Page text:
SIOUX CITY -- The Missouri River is pretty and majestic, broad and powerful, but at present there aren't many public spaces to relax and bask in its river-y ambiance.
That's about to change.
Crews have begun the work of transforming an under-utilized 13 acres on the Sioux City side of the river into an ambitious park with multiple attractions: the Chris Larsen Park riverfront. Leaders of the Siouxland Chamber of Commerce have applauded the park's anticipated contribution to the city's quality of life.
With a price tag estimated at $12.3 million -- the city is footing the bill for the basics and donors are paying for the amenities -- the Chris Larsen Park project would easily rival Cone Park and the Siouxland Expo Center in scale and grandiosity.
"This is right up there, one of the bigger projects going on with the parks and recreation department in the last, few decades," said Matt Salvatore, Sioux City's parks and recreation director.
Ground was broken on Phase I of the project in June, though no formal groundbreaking ceremony took place. Phase I is the project's main phase, and quite a bit of the early-stage work is done or well underway. It's expected to be completed by May 2022.
"Site grading, demolition, all that stuff, is done. Chris Larsen Park Road has been removed. They've done a lot of the underground utilities. They've poured quite a few sections of the trail. They've started to build Exploration Ridge," said Salvatore. (Exploration Ridge is, in effect, a hill with a path on the top and a playground built into the side.)
Phase I includes spaces for family gatherings, event spaces, trail system enhancements, park shelters, restrooms, basketball courts, a dog park, an "active recreation" lawn for Frisbee, flag football and summer camps, gardens, native plantings, play equipment for children and exercise equipment for all ages. The build out of these elements of the park is expected to take place in 2021, Salvatore said.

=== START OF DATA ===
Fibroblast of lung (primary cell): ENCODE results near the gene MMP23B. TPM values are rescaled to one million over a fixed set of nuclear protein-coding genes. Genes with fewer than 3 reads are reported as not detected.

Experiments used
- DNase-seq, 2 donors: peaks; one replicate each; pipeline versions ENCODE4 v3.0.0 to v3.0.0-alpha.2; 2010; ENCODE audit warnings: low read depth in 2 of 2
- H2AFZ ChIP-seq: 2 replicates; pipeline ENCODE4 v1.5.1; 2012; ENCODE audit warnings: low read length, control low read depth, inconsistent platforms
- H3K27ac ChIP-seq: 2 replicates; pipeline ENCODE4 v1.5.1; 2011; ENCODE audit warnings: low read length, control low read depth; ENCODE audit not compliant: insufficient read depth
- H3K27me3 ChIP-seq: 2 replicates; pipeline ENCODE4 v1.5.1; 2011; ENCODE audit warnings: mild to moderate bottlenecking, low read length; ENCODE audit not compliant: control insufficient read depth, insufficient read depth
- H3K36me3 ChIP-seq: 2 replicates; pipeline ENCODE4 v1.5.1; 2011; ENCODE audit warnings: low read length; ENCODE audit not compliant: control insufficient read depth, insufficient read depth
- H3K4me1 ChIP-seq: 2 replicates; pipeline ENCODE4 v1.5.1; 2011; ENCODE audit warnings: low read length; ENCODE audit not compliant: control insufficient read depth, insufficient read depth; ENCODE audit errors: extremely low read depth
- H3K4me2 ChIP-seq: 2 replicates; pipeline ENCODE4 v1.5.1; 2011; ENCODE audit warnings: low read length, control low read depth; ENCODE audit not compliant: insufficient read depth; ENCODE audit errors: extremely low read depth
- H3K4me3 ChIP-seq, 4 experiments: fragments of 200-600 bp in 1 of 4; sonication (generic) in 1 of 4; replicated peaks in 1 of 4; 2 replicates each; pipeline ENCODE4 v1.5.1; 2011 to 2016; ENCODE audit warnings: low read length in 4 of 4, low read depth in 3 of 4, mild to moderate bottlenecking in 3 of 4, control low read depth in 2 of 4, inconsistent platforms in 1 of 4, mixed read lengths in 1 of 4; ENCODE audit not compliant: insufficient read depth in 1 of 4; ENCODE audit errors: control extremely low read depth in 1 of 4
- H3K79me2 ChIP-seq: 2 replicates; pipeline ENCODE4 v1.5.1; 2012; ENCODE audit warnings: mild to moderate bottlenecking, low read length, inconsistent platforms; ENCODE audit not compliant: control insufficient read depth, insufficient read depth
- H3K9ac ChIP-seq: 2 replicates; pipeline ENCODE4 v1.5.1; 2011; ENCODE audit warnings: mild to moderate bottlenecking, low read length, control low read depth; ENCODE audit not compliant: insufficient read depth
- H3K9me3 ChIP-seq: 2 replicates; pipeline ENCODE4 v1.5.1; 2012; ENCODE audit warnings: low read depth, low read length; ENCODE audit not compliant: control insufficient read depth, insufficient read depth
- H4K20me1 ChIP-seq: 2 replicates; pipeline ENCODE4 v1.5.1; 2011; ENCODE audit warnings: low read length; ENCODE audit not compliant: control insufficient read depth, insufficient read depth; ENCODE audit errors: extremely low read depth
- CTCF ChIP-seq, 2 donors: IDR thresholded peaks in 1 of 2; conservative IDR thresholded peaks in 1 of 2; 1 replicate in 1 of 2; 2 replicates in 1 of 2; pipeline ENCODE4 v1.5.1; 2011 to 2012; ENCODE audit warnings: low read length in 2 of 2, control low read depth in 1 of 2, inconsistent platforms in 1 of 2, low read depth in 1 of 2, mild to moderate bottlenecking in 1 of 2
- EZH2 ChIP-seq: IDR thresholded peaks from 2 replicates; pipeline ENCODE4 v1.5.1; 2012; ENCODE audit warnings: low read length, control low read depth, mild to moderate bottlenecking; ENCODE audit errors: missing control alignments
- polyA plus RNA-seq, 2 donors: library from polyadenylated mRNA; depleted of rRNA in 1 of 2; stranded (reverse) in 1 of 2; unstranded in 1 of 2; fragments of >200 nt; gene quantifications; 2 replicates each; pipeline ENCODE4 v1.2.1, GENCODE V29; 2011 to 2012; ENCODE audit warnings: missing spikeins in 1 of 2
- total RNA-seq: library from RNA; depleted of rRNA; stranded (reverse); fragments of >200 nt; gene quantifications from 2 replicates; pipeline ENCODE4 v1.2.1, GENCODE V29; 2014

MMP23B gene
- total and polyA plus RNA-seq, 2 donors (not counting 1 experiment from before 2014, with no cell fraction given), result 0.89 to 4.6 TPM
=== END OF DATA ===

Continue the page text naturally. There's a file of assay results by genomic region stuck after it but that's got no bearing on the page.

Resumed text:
Salvatore said a Phase II is possible, with the timing depending on fundraising. The primary elements of Phase II are "Floyd Plaza," the East End and a "Virginia Plaza." Floyd Plaza features a 3,500-square foot pavilion, restroom facilities, an overlook and a water feature; the Virginia Plaza is similar, with a smaller pavilion. The East End, Salvatore said, is "passive space" -- lawns, trails, overlooks.
"Regardless of where we're at, we have enough funds to do the East End and the Floyd Plaza, it's just whether or not we'll have enough money to do the Virginia Plaza as a part of Phase II, or if it's going to have to be a standalone phase," Salvatore said.
The park, along with the road that runs adjacent to it, is named for the late Chris Larsen, Jr., a prominent Sioux City businessman described as a "towering giant of a man," who was credited with helping bring Interstate 29 to Sioux City in the middle of the last century. Larsen died in 1969.
Talk of developing the riverfront began after the Argosy riverboat casino floated away six years ago, never to return.
Chris McGowan, president of the Siouxland Chamber of Commerce, said Sioux City's neighbor to the north -- Sioux Falls -- has done a good job of utilizing its river, the Big Sioux, to promote the city as a good place to live and play. (The Missouri River, in terms of size, is far more physically impressive than the Big Sioux, which is a tributary of the former. The Big Sioux meets the Missouri in Sioux City, at the intersection of Nebraska, Iowa and South Dakota.)
"I spent (Oct. 7) with Rob Everist of LG Everist in Sioux Falls and he provided an exceptional tour of his community highlighting how they have very successfully incorporated their riverfront into their downtown quality of life features. Just as investment in the riverfront has enhanced our neighbor to the north, this investment will be a very welcome addition to our community and help attract new investment (and) businesses," McGowan said of the Chris Larsen Park project in an email.
Jennifer Letch, the immediate past chair of the Siouxland Chamber of Commerce, said last year that the project will help make Sioux City more attractive to urbane young workers, who were in short supply in the years leading up to this spring, when the pandemic hit.
"It's going to be one of those things that attracts young people," said Letch, an executive with empirical foods in Dakota Dunes, who has been personally involved with the project. "If you take pride in your community, then people will want to live here."
Despite today's economic turbulence -- currently Sioux City sits at around 5.1 percent unemployment -- McGowan said getting workers to come to Sioux City is still a concern of businesses, and probably will continue to be. Thus, the Chris Larsen Park will remain a valuable asset for employers despite the current economic volatility.
"Our local businesses continue to ask for assistance in locating an adequate supply of labor to staff their operations and it appears that this challenge will be with us for the foreseeable future," McGowan said.